I don't suppose they could be making it just a bit more difficult than it really needs to be for commercial reasons?

(I got rid of my Volvo XC when I figured out the #$%^&s were charging me $20 for a stinking paper filter that was worth about about fifty cents - not to mention the special Volvo tool they wanted me to buy to remove the expletive thing.)

Few cars today are designed for DIY maintenance. It is very annoying. Even changing a lightbulb can be a difficult job with ridiculously restricted access; and changing the timing chain/belt on many cars can mean having to lift out the engine.

You can certainly think that maybe there is some mutual backscratching going on between the manufacturers and their dealers (often incorporating a lucrative service business). On the other hand you can also see that they may feel that they get less problems, and a better reputation, if all the servicing is done by trained staff with all the right equipment (rather than the large hammer and approximate sized spanners I used to use).

To be fair, modern cars are hugely better in every respect than the dreadful mass-produced rust buckets of the 1960s. Now filled with electronics: sophisticated engine management, self-diagnostic systems, hi-fi media, GPS etc. there is so much more than can go wrong but, generally, reliability has improved a lot. Vehicles have improved also in their speed, safety, efficiency, comfort and also, I suspect, in the overall average maintenance costs in real terms if carried out by the dealers (usually only once per year or 12,000 miles).

It's still annoying though.
 

Offline CliffordK

  • Neilep Level Member
  • ******
  • Posts: 6321
  • Thanked: 3 times
  • Site Moderator
    • View Profile
What oil viscosity is best for a car engine?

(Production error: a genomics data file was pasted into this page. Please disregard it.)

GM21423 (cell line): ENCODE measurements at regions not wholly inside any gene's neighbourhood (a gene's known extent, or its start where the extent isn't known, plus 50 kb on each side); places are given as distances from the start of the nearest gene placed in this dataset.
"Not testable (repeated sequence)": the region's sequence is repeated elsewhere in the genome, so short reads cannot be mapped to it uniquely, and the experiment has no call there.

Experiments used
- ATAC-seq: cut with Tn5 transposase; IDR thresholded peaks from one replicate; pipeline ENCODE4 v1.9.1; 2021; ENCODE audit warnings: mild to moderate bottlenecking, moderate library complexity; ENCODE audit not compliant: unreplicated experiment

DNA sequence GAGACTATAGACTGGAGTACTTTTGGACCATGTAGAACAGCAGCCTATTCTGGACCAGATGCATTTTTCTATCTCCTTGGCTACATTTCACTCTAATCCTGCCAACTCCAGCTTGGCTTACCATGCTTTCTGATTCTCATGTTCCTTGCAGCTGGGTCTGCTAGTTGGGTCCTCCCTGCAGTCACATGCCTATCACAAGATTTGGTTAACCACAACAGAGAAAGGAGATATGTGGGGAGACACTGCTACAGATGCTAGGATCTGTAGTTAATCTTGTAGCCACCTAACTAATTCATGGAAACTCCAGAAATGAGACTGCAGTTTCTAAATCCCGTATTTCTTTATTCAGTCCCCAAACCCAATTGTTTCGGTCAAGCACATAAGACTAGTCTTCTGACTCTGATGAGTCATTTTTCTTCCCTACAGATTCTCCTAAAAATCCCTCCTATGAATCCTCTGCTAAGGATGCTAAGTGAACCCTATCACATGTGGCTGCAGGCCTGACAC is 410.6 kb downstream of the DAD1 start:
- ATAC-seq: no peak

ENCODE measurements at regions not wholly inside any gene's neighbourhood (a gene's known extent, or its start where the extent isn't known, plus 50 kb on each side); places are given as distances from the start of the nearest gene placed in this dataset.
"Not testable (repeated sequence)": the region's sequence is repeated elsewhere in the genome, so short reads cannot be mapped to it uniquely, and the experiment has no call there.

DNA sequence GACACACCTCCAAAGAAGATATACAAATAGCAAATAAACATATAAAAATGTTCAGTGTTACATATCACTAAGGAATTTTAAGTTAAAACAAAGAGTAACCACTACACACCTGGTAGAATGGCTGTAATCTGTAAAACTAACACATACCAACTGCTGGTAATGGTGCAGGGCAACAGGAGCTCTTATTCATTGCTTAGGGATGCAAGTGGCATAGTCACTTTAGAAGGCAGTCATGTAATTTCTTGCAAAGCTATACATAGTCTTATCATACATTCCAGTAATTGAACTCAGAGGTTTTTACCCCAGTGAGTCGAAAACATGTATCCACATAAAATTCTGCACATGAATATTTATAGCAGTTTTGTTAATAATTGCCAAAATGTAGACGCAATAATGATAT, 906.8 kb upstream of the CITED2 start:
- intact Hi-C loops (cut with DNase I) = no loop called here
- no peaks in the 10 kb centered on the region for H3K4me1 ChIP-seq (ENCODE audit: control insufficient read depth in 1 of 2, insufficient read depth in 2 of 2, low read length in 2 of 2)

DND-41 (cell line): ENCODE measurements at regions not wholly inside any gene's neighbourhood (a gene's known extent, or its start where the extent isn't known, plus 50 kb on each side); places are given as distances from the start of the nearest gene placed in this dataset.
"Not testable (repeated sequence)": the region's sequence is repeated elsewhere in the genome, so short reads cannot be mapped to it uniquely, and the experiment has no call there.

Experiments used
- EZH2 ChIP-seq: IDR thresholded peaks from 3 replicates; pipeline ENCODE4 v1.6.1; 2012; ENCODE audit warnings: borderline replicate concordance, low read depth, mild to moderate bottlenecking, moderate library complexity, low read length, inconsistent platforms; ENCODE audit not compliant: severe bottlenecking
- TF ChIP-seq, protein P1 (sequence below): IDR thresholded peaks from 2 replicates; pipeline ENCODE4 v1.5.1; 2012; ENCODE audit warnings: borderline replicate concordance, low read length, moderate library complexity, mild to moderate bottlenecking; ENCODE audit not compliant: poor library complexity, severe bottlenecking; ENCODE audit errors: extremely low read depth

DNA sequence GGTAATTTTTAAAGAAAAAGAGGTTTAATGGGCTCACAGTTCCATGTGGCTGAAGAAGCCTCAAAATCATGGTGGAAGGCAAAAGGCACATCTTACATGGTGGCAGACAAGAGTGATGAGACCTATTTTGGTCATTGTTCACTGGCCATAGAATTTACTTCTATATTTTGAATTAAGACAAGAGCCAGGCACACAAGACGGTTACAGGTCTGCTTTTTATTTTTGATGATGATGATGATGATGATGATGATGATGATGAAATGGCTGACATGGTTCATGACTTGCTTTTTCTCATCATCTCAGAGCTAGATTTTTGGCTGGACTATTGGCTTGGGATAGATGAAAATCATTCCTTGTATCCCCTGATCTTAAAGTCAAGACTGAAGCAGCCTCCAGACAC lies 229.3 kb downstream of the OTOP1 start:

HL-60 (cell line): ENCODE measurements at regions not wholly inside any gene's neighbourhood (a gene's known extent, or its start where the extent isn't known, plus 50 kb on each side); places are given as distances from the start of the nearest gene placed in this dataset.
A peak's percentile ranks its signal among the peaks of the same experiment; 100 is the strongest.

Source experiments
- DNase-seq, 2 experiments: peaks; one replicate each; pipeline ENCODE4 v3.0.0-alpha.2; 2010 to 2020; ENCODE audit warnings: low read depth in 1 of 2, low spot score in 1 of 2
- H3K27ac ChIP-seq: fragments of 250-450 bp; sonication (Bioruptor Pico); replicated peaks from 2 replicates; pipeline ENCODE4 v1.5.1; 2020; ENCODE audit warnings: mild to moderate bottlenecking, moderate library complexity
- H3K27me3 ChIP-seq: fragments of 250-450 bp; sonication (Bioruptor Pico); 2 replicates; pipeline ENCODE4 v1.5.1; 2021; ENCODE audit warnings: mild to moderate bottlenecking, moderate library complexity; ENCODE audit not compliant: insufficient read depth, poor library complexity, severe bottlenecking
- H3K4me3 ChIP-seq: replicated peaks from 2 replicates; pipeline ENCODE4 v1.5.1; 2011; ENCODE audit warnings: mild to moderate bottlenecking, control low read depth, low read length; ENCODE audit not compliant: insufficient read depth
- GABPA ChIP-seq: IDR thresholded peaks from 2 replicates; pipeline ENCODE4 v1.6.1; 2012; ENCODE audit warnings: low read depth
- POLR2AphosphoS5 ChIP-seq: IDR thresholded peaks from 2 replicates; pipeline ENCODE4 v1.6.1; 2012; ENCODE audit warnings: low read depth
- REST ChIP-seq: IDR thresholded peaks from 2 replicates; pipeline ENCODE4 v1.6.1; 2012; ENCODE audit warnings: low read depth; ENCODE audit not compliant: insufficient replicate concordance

« Reply #12 on: 26/05/2011 11:15:51 »
(I got rid of my Volvo XC when I figured out the #$%^&s were charging me $20 for a stinking paper filter that was worth about about fifty cents - not to mention the special Volvo tool they wanted me to buy to remove the expletive thing.)
You could always try my FIAT.
You simply clean the filter and put it back on.   Of course it is a pain in the #*&()*&)(*&(*^%^*&^%&^$^!!!!  to get off....  but there is nothing to buy but the oil.  And no..  it doesn't have a timing belt either.

My thought about the new cars is that the engineers simply don't care about the inevitable maintenance. 
With the new sensors and diagnostics and computer interfaces.  It would be trivial to put a manual into the computer.  So...  if the computer thought that it had a faulty reading from the mass air flow sensor, rather than flashing a "check engine" light, it could name the part, give a photo of the part and a diagram of where to put it in the engine compartment.  A lot of people would still take their car to the dealer, but it would at least keep the mechanics honest.

Why should replacing a $20 clutch be a $1000 repair?  Obviously it is a pain to get to.

And if a timing belt actually needs to be replaced every 80,000 miles, it should be able to be slipped off without removing any other parts.

Technically a used car should last forever.  I think the manufacturers count on them becoming too expensive and too much of a pain to maintain.
 

Offline graham.d

  • Neilep Level Member
  • ******
  • Posts: 2208
    • View Profile
What oil viscosity is best for a car engine?
« Reply #13 on: 26/05/2011 14:27:09 »
Good points. The manufacturers will certainly have a "life" figure in mind. I still think this is much higher than in the past though, so there is progress. I do regret the throwaway society we live in today; you could tell this if you ever saw my garage (no room for a car).

To be fair, I do prefer a Mercedes to a Citroen 2CV though.

BTW, you can get hold of the diagnostic software (for a PC) that is used for BMWs or for Mercedes (for example), I have been told. I don't know whether this is "official" or not. It is the same as the workshops use. I expect Haynes workshop manuals would be available too. There is the threat of invalidating guarantees to consider though.
 

The Naked Scientists Forum

What oil viscosity is best for a car engine?
« Reply #13 on: 26/05/2011 14:27:09 »

 

SMF 2.0.10 | SMF © 2015, Simple Machines
SMFAds for Free Forums